A woman has been forced to run for her dear life just moments after giving birth as gunmen invaded her village to cause chaos.
A persecuted Rohingya woman has told how she was forced to run from Myanmar's military moments after giving birth and before her baby's umbilical cord had even been cut.
Hamida, 30, said her village of Quachong, Maungdaw, in Rakhine State was attacked on September 2. She was at home, full-term in her pregnancy, when she heard a commotion outside, followed by the sound of explosions.
Her face was expressionless as she recounted: 'The mob invaded our village, they fired at us with rocket launchers and chased us and even shot us as we were running away. Then they set fire to the village and it burned to the ground.'
With her baby due any day, Hamida was forced to flee to the forest with her husband and their six other children where they hid.
For 48 hours, they stayed in the forest. Then Hamida felt the first pangs of labour. Terrified, she realised her baby was coming but she had nothing, not even a blanket, and was forced to lay down on the forest floor.
The labour was quick, and three hours later she delivered a healthy baby boy. But suddenly, before Hamida had a chance to recover, she heard noises in the forest. Fearing it was the military, the family had to move or risk being found.
Before the umbilical cord had even been cut, Hamida was forced to flee.
'I ran with the baby still attached. They were chasing us, and I knew they had guns and knives,' Hamida said. 'I was in agony, but what could I do? If they catch us, they kill us, and my newborn baby.'
She does not know how long she ran. Blinded by panic and searing pain she clutched her newborn and prayed she would take him out of harm's way.
When the family were finally able to rest again, Hamida's husband cut down two pieces of bamboo and used this to sharpen the blade of his old machete. With this, he cut the umbilical cord.
Hamida spent three more days in the forest recovering from the birth. There, she and her husband named the baby, Hossain Shaheb. With little food to be scavenged and no drinking water, the family had to make their way to Bangladesh.
Hamida said: 'We just slept on the ground under the open sky, and we had no food to eat. We went days where all we found was water. The other kids were crying hysterically from hunger.'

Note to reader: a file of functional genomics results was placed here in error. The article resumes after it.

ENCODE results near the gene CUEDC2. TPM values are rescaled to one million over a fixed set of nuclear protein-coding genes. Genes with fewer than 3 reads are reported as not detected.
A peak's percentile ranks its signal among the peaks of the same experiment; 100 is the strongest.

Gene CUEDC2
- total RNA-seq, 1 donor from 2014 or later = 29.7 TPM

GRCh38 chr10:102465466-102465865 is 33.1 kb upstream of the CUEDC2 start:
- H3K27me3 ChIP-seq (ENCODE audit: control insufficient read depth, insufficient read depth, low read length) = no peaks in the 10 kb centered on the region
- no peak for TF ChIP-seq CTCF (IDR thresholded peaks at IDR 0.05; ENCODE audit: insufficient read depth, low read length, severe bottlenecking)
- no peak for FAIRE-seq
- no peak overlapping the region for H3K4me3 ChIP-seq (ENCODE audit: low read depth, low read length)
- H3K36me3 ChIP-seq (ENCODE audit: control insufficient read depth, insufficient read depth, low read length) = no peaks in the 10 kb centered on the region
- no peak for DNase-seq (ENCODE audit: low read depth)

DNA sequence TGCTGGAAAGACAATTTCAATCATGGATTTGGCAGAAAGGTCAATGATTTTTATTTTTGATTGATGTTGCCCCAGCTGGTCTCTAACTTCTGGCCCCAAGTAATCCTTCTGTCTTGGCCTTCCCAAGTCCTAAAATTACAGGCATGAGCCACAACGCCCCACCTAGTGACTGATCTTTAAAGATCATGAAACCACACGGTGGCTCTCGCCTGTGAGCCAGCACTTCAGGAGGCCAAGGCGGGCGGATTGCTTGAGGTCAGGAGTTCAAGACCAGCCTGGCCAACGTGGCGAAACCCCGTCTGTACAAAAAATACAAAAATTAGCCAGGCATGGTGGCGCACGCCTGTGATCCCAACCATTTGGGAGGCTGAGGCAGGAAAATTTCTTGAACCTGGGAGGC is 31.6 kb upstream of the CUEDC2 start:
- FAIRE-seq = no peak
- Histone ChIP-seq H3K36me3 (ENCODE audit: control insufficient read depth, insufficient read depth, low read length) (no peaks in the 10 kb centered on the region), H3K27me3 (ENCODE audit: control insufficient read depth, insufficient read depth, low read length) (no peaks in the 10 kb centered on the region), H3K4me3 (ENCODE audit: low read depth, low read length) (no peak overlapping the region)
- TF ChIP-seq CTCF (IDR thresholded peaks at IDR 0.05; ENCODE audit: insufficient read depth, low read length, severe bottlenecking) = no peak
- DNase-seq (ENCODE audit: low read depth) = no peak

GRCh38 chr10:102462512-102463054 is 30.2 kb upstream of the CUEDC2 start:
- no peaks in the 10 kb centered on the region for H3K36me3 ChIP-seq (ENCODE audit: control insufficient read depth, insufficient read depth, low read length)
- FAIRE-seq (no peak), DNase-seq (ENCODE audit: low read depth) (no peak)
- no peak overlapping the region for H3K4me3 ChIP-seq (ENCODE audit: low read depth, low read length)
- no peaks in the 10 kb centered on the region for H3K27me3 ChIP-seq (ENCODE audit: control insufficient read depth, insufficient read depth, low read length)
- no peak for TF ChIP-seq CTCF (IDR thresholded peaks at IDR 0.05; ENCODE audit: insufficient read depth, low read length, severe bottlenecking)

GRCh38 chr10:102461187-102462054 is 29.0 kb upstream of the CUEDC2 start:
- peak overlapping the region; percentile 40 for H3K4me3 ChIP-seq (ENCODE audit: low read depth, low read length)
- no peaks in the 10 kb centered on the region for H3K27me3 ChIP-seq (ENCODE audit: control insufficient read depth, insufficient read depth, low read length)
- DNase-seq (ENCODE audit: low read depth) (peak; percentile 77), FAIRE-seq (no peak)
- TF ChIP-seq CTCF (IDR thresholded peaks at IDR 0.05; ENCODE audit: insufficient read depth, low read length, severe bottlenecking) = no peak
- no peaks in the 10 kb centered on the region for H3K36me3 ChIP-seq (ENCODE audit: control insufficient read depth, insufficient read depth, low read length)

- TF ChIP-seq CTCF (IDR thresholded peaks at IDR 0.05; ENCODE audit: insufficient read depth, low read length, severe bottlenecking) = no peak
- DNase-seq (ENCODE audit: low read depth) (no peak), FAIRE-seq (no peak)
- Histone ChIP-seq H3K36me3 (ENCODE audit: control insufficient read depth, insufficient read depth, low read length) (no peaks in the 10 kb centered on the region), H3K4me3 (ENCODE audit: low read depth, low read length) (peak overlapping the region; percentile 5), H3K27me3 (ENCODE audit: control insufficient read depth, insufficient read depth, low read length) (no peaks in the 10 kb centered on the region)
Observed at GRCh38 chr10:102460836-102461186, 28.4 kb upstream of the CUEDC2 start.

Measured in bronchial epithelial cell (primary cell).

The family walked for another two days to reach the Naf River, the border with Bangladesh. There, a boatman took pity on the family and brought them across for free. He offered his home to them and gave them the first meal they had eaten in days. They stayed for two nights.
After the short stop, the family headed to the informal refugee settlement in Gumdum, where 50,000 refugees had temporarily resided. Hamida's husband bought some bamboo and a tarpaulin to build a shelter, and with the cooking pots and blankets gifted by the kind-hearted boatman, the family tried to make a home.
'We don't want to be here, we have no happiness here,' Hamida said, her voice cracking with emotion. She looked down tenderly at her 15-day-old son. 'But we had to leave, or we would have been killed.'
Sat under plastic sheeting that had been fashioned into a makeshift shelter, little Hossain whimpered in her arms, too feeble to cry.
'He's hungry,' said Hamida, looking down at him helplessly, 'But what can I do? I have no milk.' She had barely eaten in days, and as her body grew weak, she was no longer lactating.
Her other children pawed at her, asking for food, but she had nothing to give them. Her husband had gone to find an aid distribution and pick up supplies of food and drinking water. But Hamida knew there was not enough for everyone, and expected she would go to sleep hungry once again.
Hamida is one of 422,000 Rohingya refugees who have fled violence in Myanmar since August 25.
There have been clashes between different ethnic groups in the Rakhine state of Myanmar for decades. The Rohingya people, of which there were an estimated 1.1 million living in Rakhine, are denied citizenship, as it is argued they are not Myanmar nationals but descendants of Bengali immigrants. The Rohingya people claim they have lived on the land for hundreds of years, and that their parents and grandparents were born there.
Tensions escalated, and on the August 25, a group of Rohingya extremists carried out a series of attacks on police checkpoints, killing around a dozen people. In response, the Myanmar government initiated a military crackdown to deal with the 'terrorists'.
The events that have unfurled since were declared a 'textbook example of ethnic cleansing' by United Nations human rights chief, Zeid Ra'ad Al Hussein. The Bangladesh Prime Minister, Sheikh Hasina, who visited the camps to meet with refugees accused Myanmar of 'genocide'.